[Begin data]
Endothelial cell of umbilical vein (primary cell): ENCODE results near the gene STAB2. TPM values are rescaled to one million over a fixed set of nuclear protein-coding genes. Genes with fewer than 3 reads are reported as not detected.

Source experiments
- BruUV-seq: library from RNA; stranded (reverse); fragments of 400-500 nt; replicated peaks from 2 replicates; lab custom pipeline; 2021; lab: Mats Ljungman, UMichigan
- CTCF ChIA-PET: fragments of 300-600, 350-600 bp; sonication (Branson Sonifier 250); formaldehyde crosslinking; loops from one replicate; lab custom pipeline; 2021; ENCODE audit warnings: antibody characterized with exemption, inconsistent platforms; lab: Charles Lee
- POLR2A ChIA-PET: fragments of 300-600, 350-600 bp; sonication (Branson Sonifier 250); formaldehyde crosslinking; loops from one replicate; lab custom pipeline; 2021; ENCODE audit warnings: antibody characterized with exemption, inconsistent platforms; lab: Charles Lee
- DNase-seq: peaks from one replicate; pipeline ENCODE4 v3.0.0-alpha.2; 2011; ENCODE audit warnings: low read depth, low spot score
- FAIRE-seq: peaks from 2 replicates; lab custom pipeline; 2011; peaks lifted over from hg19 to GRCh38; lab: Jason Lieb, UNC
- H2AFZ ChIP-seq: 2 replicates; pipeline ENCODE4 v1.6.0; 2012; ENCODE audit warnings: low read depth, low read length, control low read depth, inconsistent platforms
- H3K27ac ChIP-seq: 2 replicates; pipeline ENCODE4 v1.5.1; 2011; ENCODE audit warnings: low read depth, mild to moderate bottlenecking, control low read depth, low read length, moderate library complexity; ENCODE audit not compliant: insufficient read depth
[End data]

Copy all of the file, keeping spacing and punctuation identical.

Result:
Endothelial cell of umbilical vein (primary cell): ENCODE results near the gene STAB2. TPM values are rescaled to one million over a fixed set of nuclear protein-coding genes. Genes with fewer than 3 reads are reported as not detected.

Source experiments
- BruUV-seq: library from RNA; stranded (reverse); fragments of 400-500 nt; replicated peaks from 2 replicates; lab custom pipeline; 2021; lab: Mats Ljungman, UMichigan
- CTCF ChIA-PET: fragments of 300-600, 350-600 bp; sonication (Branson Sonifier 250); formaldehyde crosslinking; loops from one replicate; lab custom pipeline; 2021; ENCODE audit warnings: antibody characterized with exemption, inconsistent platforms; lab: Charles Lee
- POLR2A ChIA-PET: fragments of 300-600, 350-600 bp; sonication (Branson Sonifier 250); formaldehyde crosslinking; loops from one replicate; lab custom pipeline; 2021; ENCODE audit warnings: antibody characterized with exemption, inconsistent platforms; lab: Charles Lee
- DNase-seq: peaks from one replicate; pipeline ENCODE4 v3.0.0-alpha.2; 2011; ENCODE audit warnings: low read depth, low spot score
- FAIRE-seq: peaks from 2 replicates; lab custom pipeline; 2011; peaks lifted over from hg19 to GRCh38; lab: Jason Lieb, UNC
- H2AFZ ChIP-seq: 2 replicates; pipeline ENCODE4 v1.6.0; 2012; ENCODE audit warnings: low read depth, low read length, control low read depth, inconsistent platforms
- H3K27ac ChIP-seq: 2 replicates; pipeline ENCODE4 v1.5.1; 2011; ENCODE audit warnings: low read depth, mild to moderate bottlenecking, control low read depth, low read length, moderate library complexity; ENCODE audit not compliant: insufficient read depth